This Summer, the Your True Nature staff is doing a Ditch the Disposable Drink Challenge and we want you to join us. As a Platinum member of ClimateWise, a voluntary program that offers simple solutions for businesses to reduce their impact on the environment, we are constantly striving to improve how we reduce our own impact. By Ditching the Disposables, we are choosing to reuse and decrease the amount of waste that ends up in the oceans. Though our challenge only addresses containers we drink out of and plastic straws, we are still being conscious of all things we throw in the trash. Each staff member has chosen how many straws and how many disposable drink containers they will use in June, July, and August; and if they don’t use any more than that, they get a prize at the end. The containers include Dixie cups, solo cups, cans, disposable plastic water bottles, and any other drink container you would throw away. Here is why we are doing this challenge.


  • 80% of plastic pollution in the oceans comes from people on land.
  • The average American drinks 18 plastic bottles of water a month, or about 50 billion a year. Unfortunately, the U.S.’s recycling rate for these bottles is only about 23%. 38 billion end up tossed in the trash, making their way to our oceans and other natural areas.
  • To meet the high demands for bottled water, it takes more than 17 million barrels of oil a year to produce them, enough to fuel 1.3 million cars for a year.
  • Last year, Forbes said that globally we are now at 1 million plastic bottles per minute, 91% which are not recycled.
  • 20 million trees are cut down a year to make paper cups.
  • Many paper cups are not recyclable. Less than 1% end up being recycled, due to leftover liquids inside or being tightly lined with plastic.
  • An estimated 60 billion disposable cups find their way to landfills every year.
  • In the US- 500 million straws are used daily; 1 billion worldwide.
  • It takes 200 years for plastic straws to breakdown (though they never truly break down, they just become micro-plastic pieces, which are just as harmful to marine life).
  • Plastic pollution kills 1 million seabirds and 100,000 marine mammals a year.
  • Plastic straws have been found deeply embedded in sea turtle’s nostrils and littering the stomachs of countless marine animals.
  • Plastic causes $8 billion in damage to marine ecosystems each year.
  • Fish eat plastic, we consume the fish…...
  • If we don’t address our plastic addiction now, there will be more plastic than fish in the ocean by 2050.

We, as a society, have come to rely heavily on disposable items, without really thinking about where they eventually end up. This challenge is not about accusations or guilt tripping; rather it’s about educating everyone, as we all try to meet in the middle on solutions. Your True Nature has always worked hard to reduce, reuse, recycle, and replant; in order to offset our carbon footprint. Even then, there's always room for improvement; which is why we want to educate everyone on little ways they can ditch the disposables as well.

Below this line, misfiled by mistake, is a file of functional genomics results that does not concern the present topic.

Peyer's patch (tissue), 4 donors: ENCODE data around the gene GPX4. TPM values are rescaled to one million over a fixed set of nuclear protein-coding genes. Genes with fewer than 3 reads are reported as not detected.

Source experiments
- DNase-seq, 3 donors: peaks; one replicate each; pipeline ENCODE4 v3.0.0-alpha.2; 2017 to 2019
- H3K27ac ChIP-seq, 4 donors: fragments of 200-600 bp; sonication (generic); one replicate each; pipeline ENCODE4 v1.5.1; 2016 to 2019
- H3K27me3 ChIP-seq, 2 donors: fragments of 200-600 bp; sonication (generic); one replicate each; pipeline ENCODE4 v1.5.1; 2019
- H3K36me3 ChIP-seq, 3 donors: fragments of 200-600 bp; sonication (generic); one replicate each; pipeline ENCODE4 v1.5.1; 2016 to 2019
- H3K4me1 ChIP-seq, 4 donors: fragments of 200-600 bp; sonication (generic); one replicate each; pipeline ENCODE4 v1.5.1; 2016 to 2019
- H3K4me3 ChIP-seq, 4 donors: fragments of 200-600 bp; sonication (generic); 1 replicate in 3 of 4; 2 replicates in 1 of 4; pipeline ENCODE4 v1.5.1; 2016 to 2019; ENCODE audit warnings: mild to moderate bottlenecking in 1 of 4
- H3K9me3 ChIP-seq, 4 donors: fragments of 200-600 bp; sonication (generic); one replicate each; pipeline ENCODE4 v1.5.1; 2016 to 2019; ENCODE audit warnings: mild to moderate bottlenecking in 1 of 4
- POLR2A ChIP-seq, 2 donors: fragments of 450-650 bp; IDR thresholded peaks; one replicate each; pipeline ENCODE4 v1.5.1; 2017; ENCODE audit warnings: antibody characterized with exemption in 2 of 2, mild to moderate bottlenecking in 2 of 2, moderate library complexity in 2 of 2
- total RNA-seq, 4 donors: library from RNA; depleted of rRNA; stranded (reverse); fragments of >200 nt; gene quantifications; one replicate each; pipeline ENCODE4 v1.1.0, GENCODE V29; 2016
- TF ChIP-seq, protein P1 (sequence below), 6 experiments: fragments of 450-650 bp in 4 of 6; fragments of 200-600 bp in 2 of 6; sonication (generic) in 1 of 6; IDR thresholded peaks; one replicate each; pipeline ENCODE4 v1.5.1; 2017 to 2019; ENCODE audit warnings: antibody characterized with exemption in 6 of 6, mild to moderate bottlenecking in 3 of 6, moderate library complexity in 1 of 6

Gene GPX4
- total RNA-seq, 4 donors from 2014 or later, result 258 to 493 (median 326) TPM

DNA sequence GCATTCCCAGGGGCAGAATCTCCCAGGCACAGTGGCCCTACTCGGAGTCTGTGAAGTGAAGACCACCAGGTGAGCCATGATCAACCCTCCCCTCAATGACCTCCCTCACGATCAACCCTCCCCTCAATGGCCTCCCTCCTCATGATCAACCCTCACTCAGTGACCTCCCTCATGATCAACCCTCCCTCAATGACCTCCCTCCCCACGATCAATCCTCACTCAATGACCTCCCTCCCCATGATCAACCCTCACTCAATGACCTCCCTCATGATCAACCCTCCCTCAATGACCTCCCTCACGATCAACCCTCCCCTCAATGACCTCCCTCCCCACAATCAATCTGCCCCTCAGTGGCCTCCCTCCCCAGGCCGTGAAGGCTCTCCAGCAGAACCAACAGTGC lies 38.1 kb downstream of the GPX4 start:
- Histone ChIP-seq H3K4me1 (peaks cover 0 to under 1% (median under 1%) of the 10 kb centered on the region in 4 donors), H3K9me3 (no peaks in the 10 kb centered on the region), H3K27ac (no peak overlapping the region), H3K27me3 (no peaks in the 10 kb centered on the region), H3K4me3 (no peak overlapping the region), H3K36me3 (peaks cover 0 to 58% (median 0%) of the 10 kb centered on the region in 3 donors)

• Buy a reusable water bottle and always carry it with you. Camelback did a study that if you went disposable free for 30 days, you could save $25 and stop 18 plastic bottles from going into the landfills. The longer you do it, the more you save.
  • Buy a coffee tumbler and use it for your take out coffee. Many coffee shops give a discount when you bring your own cup!
  • Bring your own reusable cup to parties instead of using a Solo cup. It will be a great way to start a conversation about why you brought it and get more people on board (per staff member Jill).
  • Make your own juice and iced tea at home instead of buying premade in containers
  • At restaurants, make sure and tell your server that you don’t want a straw in your drink.
  • Reach out to local eateries and encourage them to only give out straws if requested and to switch to reusable or paper straws.
  • Tell your friends and family why you are ditching the disposables.
  • Buy less plastic and Recycle Recycle Recycle what you can.

These are just some of the steps that we all can take to reduce the high amounts of plastic harming our oceans. Let’s face it, the oceans are our lungs and a part of our well-being. They provide most of the oxygen we breathe, food, medicine, entertainment, and so much more. Many cultures around the world depend on marine life for their livelihood and food for their families. When the fish become few, our actions become a humanitarian issue. It’s not hard to make small changes to our daily habits, we just have to make it a routine. Join us in this challenge and see if it positively impacts your life, or at least changes the way you think about how much you throw away.

Let us know on our Facebook page your results.